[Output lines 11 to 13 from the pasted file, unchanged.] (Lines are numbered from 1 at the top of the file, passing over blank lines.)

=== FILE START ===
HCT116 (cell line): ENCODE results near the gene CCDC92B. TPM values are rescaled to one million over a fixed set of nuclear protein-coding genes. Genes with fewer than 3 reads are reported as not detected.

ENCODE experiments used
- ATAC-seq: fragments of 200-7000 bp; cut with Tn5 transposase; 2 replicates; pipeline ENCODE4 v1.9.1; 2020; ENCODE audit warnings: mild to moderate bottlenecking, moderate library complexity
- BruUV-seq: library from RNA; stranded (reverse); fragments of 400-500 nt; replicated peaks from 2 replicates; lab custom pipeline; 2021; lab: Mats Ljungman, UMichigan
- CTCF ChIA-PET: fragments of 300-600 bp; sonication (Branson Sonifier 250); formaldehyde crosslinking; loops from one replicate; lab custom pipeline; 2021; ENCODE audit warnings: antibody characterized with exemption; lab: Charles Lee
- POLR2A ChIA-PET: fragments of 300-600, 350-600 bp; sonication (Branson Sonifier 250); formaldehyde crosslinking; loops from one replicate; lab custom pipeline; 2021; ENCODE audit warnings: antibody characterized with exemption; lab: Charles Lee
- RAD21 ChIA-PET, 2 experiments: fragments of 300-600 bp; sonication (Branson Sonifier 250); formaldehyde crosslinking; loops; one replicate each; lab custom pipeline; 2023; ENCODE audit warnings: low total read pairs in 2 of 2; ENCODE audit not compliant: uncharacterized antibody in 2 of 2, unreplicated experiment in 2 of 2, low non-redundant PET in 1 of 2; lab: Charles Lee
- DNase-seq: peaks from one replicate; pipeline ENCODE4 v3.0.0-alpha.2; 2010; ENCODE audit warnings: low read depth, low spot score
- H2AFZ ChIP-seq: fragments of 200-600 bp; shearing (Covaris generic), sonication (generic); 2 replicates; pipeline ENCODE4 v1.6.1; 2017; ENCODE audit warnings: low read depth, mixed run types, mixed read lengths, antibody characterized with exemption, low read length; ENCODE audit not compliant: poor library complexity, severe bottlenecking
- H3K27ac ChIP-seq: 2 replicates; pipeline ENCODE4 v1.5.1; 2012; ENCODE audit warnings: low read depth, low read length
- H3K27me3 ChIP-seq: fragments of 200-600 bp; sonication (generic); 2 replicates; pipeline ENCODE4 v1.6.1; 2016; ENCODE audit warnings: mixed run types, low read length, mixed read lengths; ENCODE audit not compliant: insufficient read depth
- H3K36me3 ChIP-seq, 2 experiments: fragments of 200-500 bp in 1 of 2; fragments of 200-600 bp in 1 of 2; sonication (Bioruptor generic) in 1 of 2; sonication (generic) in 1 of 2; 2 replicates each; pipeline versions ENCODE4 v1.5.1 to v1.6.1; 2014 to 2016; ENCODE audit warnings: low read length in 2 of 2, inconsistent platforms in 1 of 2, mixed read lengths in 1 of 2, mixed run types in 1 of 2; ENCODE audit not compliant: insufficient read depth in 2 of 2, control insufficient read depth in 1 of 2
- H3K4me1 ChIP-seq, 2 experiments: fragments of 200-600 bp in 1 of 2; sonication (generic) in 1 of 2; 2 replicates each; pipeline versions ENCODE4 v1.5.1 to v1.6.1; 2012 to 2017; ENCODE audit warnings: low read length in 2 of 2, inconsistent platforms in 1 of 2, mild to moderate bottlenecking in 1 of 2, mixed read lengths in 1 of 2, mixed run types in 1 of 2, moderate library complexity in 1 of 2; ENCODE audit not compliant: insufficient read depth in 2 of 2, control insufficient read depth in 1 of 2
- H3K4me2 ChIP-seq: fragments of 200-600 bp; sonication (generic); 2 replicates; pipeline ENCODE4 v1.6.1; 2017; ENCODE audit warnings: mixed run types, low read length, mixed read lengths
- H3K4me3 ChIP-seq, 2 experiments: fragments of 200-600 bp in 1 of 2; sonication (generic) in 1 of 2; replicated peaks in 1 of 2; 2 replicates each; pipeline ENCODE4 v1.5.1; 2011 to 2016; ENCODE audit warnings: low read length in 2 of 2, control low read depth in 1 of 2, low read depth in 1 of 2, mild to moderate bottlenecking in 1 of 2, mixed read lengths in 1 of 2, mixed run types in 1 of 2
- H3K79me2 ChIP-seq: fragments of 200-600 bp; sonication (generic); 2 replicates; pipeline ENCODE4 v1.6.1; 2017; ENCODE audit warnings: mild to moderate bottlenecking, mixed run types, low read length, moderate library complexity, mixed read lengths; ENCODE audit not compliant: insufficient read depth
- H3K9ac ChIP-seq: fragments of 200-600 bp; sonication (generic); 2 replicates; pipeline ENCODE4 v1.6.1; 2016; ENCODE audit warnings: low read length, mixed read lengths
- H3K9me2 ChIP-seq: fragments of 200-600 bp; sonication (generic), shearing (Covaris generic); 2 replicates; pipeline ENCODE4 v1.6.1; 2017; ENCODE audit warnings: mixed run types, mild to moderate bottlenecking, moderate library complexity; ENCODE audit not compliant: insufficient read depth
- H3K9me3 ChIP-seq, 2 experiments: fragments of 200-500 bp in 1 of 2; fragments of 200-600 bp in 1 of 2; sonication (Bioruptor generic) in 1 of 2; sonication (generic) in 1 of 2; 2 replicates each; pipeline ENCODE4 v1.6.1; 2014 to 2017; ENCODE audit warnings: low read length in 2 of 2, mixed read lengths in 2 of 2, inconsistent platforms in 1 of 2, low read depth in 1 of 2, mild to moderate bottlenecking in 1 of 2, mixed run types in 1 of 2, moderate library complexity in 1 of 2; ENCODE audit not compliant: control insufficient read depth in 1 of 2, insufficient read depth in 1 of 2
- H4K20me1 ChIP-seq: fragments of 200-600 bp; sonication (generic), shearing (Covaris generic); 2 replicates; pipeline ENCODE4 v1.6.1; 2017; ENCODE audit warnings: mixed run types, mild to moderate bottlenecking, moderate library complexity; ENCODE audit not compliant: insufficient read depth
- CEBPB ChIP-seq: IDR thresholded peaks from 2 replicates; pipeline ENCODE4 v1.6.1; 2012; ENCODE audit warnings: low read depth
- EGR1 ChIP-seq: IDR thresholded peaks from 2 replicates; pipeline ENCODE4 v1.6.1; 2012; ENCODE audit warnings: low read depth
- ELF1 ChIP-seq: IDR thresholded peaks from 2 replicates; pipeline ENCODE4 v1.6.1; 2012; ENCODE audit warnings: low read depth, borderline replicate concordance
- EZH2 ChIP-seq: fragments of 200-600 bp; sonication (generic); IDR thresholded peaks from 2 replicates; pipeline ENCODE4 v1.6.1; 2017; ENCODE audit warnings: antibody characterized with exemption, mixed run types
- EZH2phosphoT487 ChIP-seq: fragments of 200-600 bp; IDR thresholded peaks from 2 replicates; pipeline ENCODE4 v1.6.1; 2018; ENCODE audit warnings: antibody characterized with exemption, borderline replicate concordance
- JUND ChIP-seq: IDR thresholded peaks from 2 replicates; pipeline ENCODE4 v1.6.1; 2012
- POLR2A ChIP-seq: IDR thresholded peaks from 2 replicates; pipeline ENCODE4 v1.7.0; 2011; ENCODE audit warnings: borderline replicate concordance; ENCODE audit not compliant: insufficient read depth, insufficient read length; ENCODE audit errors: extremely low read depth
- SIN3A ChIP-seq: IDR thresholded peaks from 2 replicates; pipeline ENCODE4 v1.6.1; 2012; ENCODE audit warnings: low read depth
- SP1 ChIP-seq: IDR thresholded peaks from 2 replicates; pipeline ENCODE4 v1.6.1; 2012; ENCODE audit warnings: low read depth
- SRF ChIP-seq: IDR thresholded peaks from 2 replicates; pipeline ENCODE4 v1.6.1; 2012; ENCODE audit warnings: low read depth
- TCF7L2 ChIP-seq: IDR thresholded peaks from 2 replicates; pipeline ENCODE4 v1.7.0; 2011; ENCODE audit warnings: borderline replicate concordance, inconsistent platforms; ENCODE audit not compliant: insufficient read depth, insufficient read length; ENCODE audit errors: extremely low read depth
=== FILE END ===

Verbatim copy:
- H3K27me3 ChIP-seq: fragments of 200-600 bp; sonication (generic); 2 replicates; pipeline ENCODE4 v1.6.1; 2016; ENCODE audit warnings: mixed run types, low read length, mixed read lengths; ENCODE audit not compliant: insufficient read depth
- H3K36me3 ChIP-seq, 2 experiments: fragments of 200-500 bp in 1 of 2; fragments of 200-600 bp in 1 of 2; sonication (Bioruptor generic) in 1 of 2; sonication (generic) in 1 of 2; 2 replicates each; pipeline versions ENCODE4 v1.5.1 to v1.6.1; 2014 to 2016; ENCODE audit warnings: low read length in 2 of 2, inconsistent platforms in 1 of 2, mixed read lengths in 1 of 2, mixed run types in 1 of 2; ENCODE audit not compliant: insufficient read depth in 2 of 2, control insufficient read depth in 1 of 2
- H3K4me1 ChIP-seq, 2 experiments: fragments of 200-600 bp in 1 of 2; sonication (generic) in 1 of 2; 2 replicates each; pipeline versions ENCODE4 v1.5.1 to v1.6.1; 2012 to 2017; ENCODE audit warnings: low read length in 2 of 2, inconsistent platforms in 1 of 2, mild to moderate bottlenecking in 1 of 2, mixed read lengths in 1 of 2, mixed run types in 1 of 2, moderate library complexity in 1 of 2; ENCODE audit not compliant: insufficient read depth in 2 of 2, control insufficient read depth in 1 of 2